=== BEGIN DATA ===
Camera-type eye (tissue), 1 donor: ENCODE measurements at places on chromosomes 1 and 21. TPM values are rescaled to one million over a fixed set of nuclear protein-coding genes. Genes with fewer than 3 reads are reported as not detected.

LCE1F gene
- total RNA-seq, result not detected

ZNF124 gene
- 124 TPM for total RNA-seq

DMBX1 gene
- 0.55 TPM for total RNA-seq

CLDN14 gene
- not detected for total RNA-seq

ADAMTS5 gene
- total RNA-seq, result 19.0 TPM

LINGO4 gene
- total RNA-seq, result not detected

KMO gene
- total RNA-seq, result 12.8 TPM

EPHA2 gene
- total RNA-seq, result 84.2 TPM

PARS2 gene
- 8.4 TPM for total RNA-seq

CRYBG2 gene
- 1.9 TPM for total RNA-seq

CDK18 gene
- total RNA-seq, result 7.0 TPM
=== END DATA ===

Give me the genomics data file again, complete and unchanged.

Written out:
Camera-type eye (tissue), 1 donor: ENCODE measurements at places on chromosomes 1 and 21. TPM values are rescaled to one million over a fixed set of nuclear protein-coding genes. Genes with fewer than 3 reads are reported as not detected.

LCE1F gene
- total RNA-seq, result not detected

ZNF124 gene
- 124 TPM for total RNA-seq

DMBX1 gene
- 0.55 TPM for total RNA-seq

CLDN14 gene
- not detected for total RNA-seq

ADAMTS5 gene
- total RNA-seq, result 19.0 TPM

LINGO4 gene
- total RNA-seq, result not detected

KMO gene
- total RNA-seq, result 12.8 TPM

EPHA2 gene
- total RNA-seq, result 84.2 TPM

PARS2 gene
- 8.4 TPM for total RNA-seq

CRYBG2 gene
- 1.9 TPM for total RNA-seq

CDK18 gene
- total RNA-seq, result 7.0 TPM